MUMBAI (Reuters) - Heavy rains battered India’s financial hub for the second time in weeks causing massive disruption at the country’s second busiest airport and forcing authorities to shut down schools and colleges.
Monsoon rains that lashed Mumbai since Tuesday evening delayed services on the heavily-used suburban train network in a city that is home to India’s two biggest stock exchanges and the headquarters of several major companies.
A deluge in Mumbai last month killed 14 people, wrecked homes and caused chaos in the city of 20 million people.
Low visibility, strong winds and slippery conditions caused a SpiceJet flight to overshoot the runway while landing on Tuesday night.
The airline said all 183 passengers on the flight from the northern city of Varanasi were safe, but the incident led to widespread disruption in air traffic.
India’s largest carrier Indigo and rivals Jet Airways and Vistara said they had halted some flights to and from Mumbai due to bad weather and unavailability of runways.
“The main runway has been closed for operations and there are delays in arrival and departure of flights due to fluctuating weather,” said a senior official at the Mumbai airport, adding at least 50 flights had been canceled.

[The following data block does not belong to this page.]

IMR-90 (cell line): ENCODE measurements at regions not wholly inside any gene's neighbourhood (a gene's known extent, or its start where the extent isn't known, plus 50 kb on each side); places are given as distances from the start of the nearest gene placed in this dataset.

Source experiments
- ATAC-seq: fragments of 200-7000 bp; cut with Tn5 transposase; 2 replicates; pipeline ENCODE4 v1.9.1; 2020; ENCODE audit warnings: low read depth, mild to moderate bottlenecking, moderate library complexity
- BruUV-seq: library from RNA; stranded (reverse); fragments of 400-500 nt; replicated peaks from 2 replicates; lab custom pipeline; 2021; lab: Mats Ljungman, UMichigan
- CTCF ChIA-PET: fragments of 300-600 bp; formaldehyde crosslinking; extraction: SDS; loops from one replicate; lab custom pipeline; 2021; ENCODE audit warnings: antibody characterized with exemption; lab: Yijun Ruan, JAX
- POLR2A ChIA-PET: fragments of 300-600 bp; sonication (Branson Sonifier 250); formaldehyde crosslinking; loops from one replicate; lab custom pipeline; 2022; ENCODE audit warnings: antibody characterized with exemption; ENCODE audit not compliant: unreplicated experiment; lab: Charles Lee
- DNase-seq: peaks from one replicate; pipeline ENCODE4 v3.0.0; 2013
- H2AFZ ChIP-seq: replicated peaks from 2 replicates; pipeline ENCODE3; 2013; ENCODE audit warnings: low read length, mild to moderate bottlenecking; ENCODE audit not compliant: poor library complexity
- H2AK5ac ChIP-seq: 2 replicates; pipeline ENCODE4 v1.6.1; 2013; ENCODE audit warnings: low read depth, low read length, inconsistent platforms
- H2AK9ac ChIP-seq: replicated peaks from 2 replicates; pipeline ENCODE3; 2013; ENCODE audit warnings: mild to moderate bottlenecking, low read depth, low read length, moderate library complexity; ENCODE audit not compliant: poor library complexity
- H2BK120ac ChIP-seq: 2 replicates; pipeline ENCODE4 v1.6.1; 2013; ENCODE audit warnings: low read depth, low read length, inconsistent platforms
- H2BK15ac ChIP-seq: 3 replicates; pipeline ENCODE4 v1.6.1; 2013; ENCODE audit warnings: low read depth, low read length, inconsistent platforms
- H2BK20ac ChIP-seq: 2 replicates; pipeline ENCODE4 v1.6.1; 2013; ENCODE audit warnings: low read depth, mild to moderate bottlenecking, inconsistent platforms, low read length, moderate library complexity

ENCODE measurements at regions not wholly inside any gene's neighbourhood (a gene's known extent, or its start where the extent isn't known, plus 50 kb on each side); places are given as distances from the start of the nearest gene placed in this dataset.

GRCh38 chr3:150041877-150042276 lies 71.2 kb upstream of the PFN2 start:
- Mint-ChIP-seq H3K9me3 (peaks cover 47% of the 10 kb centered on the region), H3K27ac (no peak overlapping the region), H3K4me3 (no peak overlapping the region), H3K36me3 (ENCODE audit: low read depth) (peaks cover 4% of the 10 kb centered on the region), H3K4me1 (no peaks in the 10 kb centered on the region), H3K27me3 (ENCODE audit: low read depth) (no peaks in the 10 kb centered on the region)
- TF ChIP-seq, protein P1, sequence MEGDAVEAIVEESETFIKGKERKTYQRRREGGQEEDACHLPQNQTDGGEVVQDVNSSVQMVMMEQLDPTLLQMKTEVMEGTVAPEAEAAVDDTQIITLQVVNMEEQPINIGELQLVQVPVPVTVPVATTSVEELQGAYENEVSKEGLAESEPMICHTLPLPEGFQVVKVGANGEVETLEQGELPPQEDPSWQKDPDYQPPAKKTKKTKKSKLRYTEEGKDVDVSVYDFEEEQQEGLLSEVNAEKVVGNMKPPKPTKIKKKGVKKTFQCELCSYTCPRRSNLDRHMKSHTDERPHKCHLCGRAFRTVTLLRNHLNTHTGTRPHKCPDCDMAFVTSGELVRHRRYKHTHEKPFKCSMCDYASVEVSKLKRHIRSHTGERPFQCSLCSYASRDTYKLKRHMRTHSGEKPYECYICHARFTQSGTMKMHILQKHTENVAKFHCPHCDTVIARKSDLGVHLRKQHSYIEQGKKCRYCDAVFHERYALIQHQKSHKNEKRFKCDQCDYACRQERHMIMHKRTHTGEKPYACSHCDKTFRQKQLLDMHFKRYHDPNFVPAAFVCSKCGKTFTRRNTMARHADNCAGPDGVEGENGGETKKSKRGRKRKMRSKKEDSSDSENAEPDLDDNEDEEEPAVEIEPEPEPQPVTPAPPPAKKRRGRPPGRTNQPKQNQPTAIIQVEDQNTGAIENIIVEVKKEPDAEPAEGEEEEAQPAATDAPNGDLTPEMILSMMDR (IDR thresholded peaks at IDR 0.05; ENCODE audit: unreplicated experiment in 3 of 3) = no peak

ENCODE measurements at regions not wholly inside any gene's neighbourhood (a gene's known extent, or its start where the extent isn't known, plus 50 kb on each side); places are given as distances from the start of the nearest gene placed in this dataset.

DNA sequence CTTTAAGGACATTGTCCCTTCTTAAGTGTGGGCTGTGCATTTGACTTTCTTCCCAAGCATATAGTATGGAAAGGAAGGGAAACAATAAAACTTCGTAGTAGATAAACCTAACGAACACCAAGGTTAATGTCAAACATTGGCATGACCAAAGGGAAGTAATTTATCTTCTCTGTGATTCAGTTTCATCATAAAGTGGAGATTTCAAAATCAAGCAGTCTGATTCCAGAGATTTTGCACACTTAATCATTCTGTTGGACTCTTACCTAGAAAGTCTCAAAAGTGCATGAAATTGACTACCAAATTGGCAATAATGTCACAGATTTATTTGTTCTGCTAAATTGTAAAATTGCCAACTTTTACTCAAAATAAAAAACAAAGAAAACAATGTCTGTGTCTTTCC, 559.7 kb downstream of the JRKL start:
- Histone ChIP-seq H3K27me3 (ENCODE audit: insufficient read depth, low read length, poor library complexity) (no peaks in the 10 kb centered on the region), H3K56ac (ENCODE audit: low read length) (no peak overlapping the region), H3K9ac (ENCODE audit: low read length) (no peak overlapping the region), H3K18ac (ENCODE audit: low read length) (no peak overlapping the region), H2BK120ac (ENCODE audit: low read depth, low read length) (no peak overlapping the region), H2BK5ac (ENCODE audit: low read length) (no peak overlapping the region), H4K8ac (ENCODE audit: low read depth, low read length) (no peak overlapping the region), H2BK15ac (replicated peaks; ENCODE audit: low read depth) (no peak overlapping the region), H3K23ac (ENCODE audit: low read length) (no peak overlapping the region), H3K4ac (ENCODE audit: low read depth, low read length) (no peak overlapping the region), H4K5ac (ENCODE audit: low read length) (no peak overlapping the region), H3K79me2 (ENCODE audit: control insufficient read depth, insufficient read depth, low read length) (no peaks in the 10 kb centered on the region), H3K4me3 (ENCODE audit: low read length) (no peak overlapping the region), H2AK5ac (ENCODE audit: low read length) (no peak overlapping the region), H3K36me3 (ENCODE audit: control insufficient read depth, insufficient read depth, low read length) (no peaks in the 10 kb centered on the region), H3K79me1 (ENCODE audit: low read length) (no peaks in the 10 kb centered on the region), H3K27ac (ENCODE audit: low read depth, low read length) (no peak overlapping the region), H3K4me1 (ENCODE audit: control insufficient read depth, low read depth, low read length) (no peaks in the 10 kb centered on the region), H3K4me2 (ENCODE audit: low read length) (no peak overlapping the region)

Although Mumbai is trying to build itself into a global financial hub, parts of the city still struggle to cope with annual monsoon rains.
Unabated construction on floodplains and coastal areas, as well as storm-water drains and waterways clogged by plastic garbage have made the city increasingly vulnerable to storms.
Floods in 2005 killed more than 500 people in the city. The majority of deaths occurred in shanty town slums, which are home to more than half of Mumbai’s population.
The education minister of western Maharashtra state, Vinod Tawde, in a tweet on Tuesday advised all schools and colleges in the city to remain closed on Wednesday following forecasts of heavy rains by the weather bureau.
Writing by Rupam Jain in New Delhi, Editing by Sunil Nair